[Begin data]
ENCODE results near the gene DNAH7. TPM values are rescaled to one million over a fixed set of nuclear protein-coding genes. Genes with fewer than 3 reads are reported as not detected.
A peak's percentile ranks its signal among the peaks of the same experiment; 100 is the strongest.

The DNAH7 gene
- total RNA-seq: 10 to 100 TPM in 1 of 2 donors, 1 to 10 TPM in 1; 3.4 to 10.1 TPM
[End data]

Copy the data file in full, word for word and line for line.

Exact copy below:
ENCODE results near the gene DNAH7. TPM values are rescaled to one million over a fixed set of nuclear protein-coding genes. Genes with fewer than 3 reads are reported as not detected.
A peak's percentile ranks its signal among the peaks of the same experiment; 100 is the strongest.

The DNAH7 gene
- total RNA-seq: 10 to 100 TPM in 1 of 2 donors, 1 to 10 TPM in 1; 3.4 to 10.1 TPM